Histopathology Report - How is it Done and What Does it Include?

Histopathology Report Techniques and Prognostic Predictors

What is histopathology and what information does it give?.

Definition: Histopathology

Histopathology is the examination of tissues from the body under a microscope to spot the signs and characteristics of disease. A histopathology report describes the tissue that has been sent for examination and the features of what blood cancer looks like under the microscope.  Occasionally a histopathology report is also called a biopsy report. 

Histology is the study of tissues and pathology is the study of disease; so histopathology, taken together, is literally the study of tissues as relates to disease.

Creating the Histopathology Report

The specialist doctor who does the examination under the microscope is called a pathologist. The tissue that is studied could be from a biopsy or a surgery. It is often removed from the diseased part of the body by a surgeon. It is then processed and cut into very thin layers (called sections), stained and examined under microscopes to characterize the details of the cells in the tissue. Frozen sections or slices are used sparingly in lymphoma due to problems in interpretation and sampling. In lymphomas, lymph nodes are the tissue most commonly examined in histopathology.

Components of the Report

Histopathology reports on surgical cancer specimens are getting more and more complex. They may include:

  • The microscopic appearance of the involved tissue
  • Special stains
  • Molecular techniques
  • Other tests

Molecular techniques refer to the ability to analyze cells and tissues at the molecular level, which is at the level of proteins, receptors, and the genes that code for these things.

Estimating Prognosis and Further Defining Cancers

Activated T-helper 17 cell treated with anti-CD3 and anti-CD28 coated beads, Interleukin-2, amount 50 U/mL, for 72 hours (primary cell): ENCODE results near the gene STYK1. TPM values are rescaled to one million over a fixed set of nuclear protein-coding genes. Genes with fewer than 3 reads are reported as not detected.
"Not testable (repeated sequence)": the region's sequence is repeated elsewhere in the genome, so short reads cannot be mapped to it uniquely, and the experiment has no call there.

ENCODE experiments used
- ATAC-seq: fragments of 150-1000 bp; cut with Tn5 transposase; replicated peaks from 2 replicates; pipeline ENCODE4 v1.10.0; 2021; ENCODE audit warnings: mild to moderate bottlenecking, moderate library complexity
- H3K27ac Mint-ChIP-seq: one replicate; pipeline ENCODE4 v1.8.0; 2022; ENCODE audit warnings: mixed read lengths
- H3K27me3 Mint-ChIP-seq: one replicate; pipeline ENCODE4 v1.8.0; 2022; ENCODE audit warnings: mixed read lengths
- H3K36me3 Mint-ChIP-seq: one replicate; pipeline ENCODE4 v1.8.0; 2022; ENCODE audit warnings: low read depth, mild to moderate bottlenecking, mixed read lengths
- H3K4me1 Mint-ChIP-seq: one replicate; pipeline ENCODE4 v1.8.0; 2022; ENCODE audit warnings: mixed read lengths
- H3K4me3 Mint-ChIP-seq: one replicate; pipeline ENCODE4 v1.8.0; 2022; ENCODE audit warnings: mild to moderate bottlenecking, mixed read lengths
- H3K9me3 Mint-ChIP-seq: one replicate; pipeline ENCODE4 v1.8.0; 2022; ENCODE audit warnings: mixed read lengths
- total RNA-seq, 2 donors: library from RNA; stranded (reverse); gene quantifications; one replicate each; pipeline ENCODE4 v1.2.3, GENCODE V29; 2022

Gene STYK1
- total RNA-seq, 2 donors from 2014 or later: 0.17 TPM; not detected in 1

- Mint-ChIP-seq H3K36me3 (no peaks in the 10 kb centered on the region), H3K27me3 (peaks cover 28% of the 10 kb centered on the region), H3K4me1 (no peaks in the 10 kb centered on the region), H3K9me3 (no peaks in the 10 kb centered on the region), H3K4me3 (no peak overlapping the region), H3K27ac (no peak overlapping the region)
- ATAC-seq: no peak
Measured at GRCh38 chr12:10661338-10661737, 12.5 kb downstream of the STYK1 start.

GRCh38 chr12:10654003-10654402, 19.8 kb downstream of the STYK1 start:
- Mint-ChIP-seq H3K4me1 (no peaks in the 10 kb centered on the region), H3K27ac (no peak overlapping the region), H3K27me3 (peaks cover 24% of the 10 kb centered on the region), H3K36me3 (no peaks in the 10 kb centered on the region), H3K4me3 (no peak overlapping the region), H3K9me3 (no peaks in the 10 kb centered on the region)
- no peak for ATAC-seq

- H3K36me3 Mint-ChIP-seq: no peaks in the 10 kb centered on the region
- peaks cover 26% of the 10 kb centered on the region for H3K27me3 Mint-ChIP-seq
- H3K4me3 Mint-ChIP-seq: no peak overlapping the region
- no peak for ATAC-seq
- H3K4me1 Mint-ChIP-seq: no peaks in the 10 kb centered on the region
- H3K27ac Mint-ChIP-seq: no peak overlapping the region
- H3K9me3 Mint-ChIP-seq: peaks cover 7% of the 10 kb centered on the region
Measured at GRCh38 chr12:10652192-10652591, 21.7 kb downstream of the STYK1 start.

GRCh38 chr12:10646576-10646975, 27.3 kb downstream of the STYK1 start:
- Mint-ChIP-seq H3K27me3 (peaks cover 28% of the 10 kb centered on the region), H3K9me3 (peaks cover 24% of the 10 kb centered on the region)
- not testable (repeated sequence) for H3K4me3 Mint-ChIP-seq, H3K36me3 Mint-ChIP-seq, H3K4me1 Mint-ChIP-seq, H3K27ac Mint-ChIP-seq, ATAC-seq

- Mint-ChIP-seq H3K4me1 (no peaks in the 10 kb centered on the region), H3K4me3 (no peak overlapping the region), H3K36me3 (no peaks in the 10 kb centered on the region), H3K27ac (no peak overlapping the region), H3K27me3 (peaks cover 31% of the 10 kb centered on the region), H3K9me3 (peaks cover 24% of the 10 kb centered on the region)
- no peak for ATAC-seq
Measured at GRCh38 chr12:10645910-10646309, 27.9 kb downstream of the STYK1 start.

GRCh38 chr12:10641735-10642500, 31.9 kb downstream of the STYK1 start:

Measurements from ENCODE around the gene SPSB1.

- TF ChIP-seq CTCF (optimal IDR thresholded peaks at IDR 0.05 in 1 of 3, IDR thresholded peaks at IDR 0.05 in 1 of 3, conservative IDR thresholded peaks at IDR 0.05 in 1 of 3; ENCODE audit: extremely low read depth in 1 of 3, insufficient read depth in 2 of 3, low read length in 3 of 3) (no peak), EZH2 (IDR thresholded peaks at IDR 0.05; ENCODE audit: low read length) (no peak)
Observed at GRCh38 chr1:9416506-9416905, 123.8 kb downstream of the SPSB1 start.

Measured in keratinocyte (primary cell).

Many of the findings from such examination of the tissues are linked to prognosis. Prognostic indicators may include tumor grade and extent of spread, and whether or not the cancer was removed with a margin of healthy cells surrounding it, or if there is evidence the cancer has spread beyond what was removed.

Other Techniques

In addition to the histopathology, other techniques may be used to assess the presence of cancer in the tissues, including fine needle aspiration cytology. Often times in lymphomas and other cancers, something called immunohistochemistry is done to help assess the tumor type, prognosis and treatment.

For instance, the presence of the following markers may be investigated for lymphoma:
CLA (CD 45), L26 (CD20), CD 3, UCHL1 (CD45R0), kappa/lamda light chain restriction, CD 15, CD 30, bcl-2/bcvl-1, CD 5, CD 10, tdt.

For a given sample, markers can be tested using a whole panel of antibodies, with positive and negative controls, built in.

Molecular and chromosomal studies may be done to look at gene rearrangements and specific changes to the chromosomes.

Sometimes inserted or deleted genes are linked to information about prognosis. For instance, in chronic lymphocytic leukemia, or CLL, a specific piece of a chromosome is lost, and often times lost along with it is a gene that helps supress cancer.

The 17p deletion is found in about 3 to 10 percent of people with CLL, overall. 17p deletion CLL is a form of CLL that is harder to treat; people with 17p deletion CLL tend to be difficult to treat with conventional chemotherapy.

Also known as: biopsy report, pathology report, histopathy

Sources:

Ho C, Rodig SJ. Immunohistochemical markers in lymphoid malignancies: Protein correlates of molecular alterations. Seminars in Diagnostic Pathology. 2015. 32(5):381-91.

Histopathology Reporting: Guidelines for Surgical Cancer. By Derek C Allen. Springer Science & Business Media, Jun 29, 2013.

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